Ruby-throated HummingbirdWarblers included the above mentioned as well as a black-and-white warbler (singing), several American restarts and a chestnut-sided warbler.

A gray catbird was seen carrying food and a house wren was seen carrying food into a nesting cavity (a piece of equipment on a power pole).

Our only raptor was a northern harrier. No vultures were seen, but the morning was quite still and overcast.

Monarch caterpillarCedar waxwings and American goldfinches were everywhere. We also saw and/or heard eight ruby-throated hummingbirds. On past August walks, we have seen as many as 13. Red-eyed vireos were still singing in several spots and we saw one blue-headed vireo.

A black-billed cuckoo was heard in the distance.

On a non-avian note, several Monarch butterfly caterpillars were seen on milkweed. This is shaping up to be a good Monarch year.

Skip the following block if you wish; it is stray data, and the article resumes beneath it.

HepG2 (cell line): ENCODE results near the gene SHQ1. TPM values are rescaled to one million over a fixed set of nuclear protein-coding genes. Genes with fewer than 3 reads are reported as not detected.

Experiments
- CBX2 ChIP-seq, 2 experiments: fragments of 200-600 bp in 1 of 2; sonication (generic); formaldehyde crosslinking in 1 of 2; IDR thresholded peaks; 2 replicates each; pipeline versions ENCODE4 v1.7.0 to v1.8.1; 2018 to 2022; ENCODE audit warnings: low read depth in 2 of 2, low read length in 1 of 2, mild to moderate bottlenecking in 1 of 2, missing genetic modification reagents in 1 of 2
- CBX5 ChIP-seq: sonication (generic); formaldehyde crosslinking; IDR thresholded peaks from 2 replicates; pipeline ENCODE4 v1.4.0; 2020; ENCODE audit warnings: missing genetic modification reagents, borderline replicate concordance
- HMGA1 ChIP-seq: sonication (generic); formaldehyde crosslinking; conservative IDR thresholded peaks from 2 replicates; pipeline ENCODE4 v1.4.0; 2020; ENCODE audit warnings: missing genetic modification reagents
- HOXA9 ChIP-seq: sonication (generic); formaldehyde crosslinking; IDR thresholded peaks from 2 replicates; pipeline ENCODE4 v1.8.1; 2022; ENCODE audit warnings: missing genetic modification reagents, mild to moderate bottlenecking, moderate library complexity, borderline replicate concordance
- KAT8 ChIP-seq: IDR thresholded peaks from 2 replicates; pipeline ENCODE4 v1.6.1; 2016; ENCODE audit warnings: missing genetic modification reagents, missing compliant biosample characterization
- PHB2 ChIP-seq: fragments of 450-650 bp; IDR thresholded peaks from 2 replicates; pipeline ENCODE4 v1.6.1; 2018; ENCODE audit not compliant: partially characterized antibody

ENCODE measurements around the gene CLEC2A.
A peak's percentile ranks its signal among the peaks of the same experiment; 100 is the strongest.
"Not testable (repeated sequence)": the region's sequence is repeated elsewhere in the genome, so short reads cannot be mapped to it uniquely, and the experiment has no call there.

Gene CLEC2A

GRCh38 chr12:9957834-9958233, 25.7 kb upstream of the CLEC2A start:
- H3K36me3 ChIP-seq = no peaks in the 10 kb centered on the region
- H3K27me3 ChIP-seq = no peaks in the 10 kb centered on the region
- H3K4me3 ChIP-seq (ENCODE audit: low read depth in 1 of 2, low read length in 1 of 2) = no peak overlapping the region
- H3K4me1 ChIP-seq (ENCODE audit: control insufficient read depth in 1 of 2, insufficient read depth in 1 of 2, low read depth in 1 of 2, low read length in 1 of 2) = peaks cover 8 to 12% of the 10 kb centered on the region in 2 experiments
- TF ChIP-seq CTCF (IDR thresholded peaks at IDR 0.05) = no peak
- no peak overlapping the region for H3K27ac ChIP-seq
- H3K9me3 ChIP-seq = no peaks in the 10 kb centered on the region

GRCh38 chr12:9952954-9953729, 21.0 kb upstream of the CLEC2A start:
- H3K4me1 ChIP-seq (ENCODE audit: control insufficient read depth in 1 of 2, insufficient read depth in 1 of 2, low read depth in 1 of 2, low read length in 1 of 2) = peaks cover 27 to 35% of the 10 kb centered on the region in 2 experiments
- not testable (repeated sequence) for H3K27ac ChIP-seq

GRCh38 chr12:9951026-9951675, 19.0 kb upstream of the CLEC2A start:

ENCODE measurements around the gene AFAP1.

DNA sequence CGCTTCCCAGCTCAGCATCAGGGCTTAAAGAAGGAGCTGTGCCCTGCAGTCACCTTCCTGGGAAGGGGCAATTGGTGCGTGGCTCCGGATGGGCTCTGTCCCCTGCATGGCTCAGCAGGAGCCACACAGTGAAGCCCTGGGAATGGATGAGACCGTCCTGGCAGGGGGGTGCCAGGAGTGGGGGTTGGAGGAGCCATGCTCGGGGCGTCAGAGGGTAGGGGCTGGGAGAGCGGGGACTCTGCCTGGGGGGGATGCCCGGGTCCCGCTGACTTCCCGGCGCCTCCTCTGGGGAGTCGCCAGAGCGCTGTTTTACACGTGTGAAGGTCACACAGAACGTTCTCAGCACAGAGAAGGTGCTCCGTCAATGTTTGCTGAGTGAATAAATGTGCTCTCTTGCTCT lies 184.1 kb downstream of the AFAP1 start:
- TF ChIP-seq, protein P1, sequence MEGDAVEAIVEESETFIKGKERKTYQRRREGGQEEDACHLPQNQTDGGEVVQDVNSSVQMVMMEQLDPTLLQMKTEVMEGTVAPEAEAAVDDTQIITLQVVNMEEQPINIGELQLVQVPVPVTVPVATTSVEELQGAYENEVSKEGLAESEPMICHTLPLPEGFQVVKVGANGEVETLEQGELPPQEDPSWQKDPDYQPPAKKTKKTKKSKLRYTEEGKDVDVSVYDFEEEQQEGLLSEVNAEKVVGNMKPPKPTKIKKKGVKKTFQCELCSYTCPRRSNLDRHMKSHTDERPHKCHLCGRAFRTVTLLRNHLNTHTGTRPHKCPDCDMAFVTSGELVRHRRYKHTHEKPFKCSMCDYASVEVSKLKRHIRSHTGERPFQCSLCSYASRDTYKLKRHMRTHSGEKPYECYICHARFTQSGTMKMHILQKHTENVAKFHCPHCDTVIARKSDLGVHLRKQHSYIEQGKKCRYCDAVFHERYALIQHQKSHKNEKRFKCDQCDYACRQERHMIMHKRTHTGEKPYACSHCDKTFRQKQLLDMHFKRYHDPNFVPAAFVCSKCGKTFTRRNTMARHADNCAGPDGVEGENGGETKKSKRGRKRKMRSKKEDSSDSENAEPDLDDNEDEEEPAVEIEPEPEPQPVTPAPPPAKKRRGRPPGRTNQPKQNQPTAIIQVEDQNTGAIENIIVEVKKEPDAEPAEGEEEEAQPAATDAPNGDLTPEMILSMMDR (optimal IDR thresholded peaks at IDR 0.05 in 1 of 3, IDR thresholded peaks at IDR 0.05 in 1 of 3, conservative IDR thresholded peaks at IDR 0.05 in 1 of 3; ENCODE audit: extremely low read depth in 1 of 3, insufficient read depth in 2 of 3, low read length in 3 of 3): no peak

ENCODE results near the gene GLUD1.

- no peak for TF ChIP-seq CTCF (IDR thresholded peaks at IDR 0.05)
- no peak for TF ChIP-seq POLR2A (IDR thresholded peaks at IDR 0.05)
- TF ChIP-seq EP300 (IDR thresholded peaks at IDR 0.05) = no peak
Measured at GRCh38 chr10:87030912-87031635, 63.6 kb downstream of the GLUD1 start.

Part of the walk was on our new trail, which you can read about here.

Our next walk is scheduled for Saturday, September 21, at 8 a.m. (note time change!).

Today's List:

Wood Duck  1
Mallard  1
Wild Turkey  2
Rock Pigeon (Feral Pigeon)  4
Mourning Dove  9
Black-billed Cuckoo  1
Ruby-throated Hummingbird  8
Northern Harrier  1
Belted Kingfisher  1
Yellow-bellied Sapsucker  2    1
Red-bellied Woodpecker  1    1
Downy Woodpecker  6
Hairy Woodpecker  1
Eastern Wood-Pewee  2
Alder/Willow Flycatcher (Traill's Flycatcher)  5
Least Flycatcher  1
Eastern Phoebe  1
Eastern Kingbird  8